SCOTLAND'S prison inspections chief says more needs to be done to cut to cut the number of prisoners - saying remands in custody should only be in serious cases.

New figures show the number of people held on remand has grown to in excess of 1100 or almost 15% of the total Scottish prison population.

The situation for women on remand is greater, with over 21% of women in custody held on remand.

The number of women held in custody in recent months increased from a low of 316 in January 2017 to almost 380 during the first week of April 2017.

David Strang, HM Chief Inspector of Prisons said that given the new configuration of the female custodial estate will provide only 230 places, "much work is still required" to reduce the numbers in custody, ahead of a new prison opening in 2020.

At the end of March 2017, there were just under 7500 people detained in Scotland’s prisons which represented a small reduction in the overall number of people in prison in Scotland over the last year.

He said: "The Commission on Women Offenders published in 2012 challenged the government and others to identify alternatives to remand for women offenders. I would like to see greater progress in this area.

"It is recognised that serving a prison sentence intrinsically increases the challenges for someone when they return to their community. I applaud the Scottish Government for announcing their intention to extend the presumption against short sentences to 12 months.

"However, more needs to be done to reduce the number of prisoners being remanded in custody, which can be for several months. Remand should only be used in serious cases."

Five years ago, the women's prison population was at a record level, having doubled over ten years.

The Commission on Women Offenders, which was established to look at ways to improve life for women in the justice system made 37 recommendations for change in a 2012 report focussing on service redesign, alternatives to prosecution and alternatives to remand.

One of the key recommendations was the replacement of the overcrowded Cornton Vale prison.

Scottish Prison Service (SPS) is now creating a smaller prison on the existing Cornton Vale site and some custodial units around the country.

Mr Strang also said that if prisons were about more than just punishment there was a lot of work to do to ensure that rehabilitation is a core outcome" for the criminal justice system.

He said: "Scottish prisons cannot achieve this on their own and this is where I see the greatest potential for progress.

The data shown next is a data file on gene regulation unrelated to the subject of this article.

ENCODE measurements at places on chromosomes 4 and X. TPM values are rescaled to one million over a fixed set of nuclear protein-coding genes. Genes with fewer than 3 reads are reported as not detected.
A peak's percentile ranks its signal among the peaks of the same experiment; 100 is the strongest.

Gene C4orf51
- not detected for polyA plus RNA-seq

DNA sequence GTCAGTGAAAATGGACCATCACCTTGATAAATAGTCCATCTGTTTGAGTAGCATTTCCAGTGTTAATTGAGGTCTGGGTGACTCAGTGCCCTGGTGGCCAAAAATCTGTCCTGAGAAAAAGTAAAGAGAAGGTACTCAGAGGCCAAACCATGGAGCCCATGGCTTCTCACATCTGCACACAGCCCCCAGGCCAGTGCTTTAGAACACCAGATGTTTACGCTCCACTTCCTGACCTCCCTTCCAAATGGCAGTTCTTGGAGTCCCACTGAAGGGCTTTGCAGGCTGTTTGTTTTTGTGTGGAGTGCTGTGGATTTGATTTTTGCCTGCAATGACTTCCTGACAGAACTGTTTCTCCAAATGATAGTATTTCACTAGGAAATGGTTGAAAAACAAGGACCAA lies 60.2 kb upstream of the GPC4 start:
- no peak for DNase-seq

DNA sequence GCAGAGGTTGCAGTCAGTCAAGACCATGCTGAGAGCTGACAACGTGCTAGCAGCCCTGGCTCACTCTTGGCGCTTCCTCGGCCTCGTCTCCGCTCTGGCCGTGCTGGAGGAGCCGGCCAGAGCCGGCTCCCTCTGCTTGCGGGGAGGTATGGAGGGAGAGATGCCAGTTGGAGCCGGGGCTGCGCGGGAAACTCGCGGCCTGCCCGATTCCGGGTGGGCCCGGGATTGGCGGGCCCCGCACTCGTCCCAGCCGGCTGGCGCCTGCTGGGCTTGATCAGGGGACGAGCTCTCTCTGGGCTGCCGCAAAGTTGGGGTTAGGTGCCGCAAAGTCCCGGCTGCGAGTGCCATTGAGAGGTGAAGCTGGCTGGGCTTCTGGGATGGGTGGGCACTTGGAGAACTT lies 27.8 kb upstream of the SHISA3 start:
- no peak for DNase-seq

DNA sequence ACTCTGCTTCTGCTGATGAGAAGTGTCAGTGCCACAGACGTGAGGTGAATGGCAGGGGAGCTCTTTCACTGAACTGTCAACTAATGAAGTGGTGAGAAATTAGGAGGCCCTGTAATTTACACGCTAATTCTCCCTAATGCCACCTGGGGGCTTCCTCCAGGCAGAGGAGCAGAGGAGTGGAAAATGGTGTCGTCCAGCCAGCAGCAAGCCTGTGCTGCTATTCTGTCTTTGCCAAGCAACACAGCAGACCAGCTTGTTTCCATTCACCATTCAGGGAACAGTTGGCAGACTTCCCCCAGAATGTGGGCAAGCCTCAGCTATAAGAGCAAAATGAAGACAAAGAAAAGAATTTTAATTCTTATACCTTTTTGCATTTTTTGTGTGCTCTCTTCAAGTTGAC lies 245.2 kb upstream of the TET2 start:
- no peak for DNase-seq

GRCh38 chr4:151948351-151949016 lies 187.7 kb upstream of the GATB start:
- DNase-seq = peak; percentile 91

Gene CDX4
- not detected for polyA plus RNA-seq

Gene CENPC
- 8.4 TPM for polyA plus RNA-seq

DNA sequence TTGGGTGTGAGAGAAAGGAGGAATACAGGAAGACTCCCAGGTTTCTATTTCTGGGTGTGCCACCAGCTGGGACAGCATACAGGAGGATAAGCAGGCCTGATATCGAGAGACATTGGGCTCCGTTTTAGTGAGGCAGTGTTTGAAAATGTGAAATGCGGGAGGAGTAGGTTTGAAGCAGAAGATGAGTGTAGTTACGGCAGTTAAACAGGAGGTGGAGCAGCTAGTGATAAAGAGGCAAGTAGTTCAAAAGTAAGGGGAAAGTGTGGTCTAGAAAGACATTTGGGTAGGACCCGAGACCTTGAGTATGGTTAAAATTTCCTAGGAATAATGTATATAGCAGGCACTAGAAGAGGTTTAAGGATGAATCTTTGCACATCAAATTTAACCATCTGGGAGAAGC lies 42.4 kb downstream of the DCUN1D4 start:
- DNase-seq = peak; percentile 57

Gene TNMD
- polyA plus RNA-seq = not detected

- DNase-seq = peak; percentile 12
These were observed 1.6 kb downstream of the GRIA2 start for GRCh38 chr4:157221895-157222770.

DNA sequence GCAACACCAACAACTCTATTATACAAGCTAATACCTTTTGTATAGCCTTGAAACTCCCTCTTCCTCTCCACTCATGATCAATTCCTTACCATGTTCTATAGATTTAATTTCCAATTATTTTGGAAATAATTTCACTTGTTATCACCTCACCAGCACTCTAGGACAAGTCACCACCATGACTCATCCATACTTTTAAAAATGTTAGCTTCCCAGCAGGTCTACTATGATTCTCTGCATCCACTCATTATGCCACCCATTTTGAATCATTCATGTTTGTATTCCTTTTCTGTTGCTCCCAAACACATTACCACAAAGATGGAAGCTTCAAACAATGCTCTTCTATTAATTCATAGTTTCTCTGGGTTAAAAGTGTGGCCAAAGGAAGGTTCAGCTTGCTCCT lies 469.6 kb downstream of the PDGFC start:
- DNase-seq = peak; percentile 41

"Despite the development of strategies, policies and frameworks, it is not yet evident that there is the detailed co-ordination between agencies that is required to turn these plans into reality.

"It is widely accepted amongst academics and practitioners that to reduce reoffending there must be a focus on the individual person, with the appropriate support and encouragement provided to allow them to develop the skills, knowledge and understanding to return to their community as a productive citizen.

"If someone is leaving prison with no place to stay, unsure if they will be able to receive the medical care they need, and with only £58 in their pocket to survive on for 6 weeks, this can hardly be regarded as offering the level of support and encouragement they need. Such a situation would challenge the most resilient, motivated and resourceful of individuals."

In 2010 the Scottish Government legislated for a presumption against prison sentence of less than three months and this year, in the Programme for Government, Nicola Sturgeon announced that this would be extended to 12 months.

Mr Strang who called for the extension said he "applauded" the move but that more needed to be done to cut the number of prisoners in custody.

He said it was "disappointing" to note that the utilisation of the Open Estate dropped by almost 15 per cent during the past 12 months, and almost a quarter in the last two years, with prisoners "openly complain about the lack of access to timeous programmes to facilitate their progression".

He added: "Staff are also unsure of the impact of recent changes to the way access to programmes are organised and this has caused unnecessary confusion and concern within the prisoner population."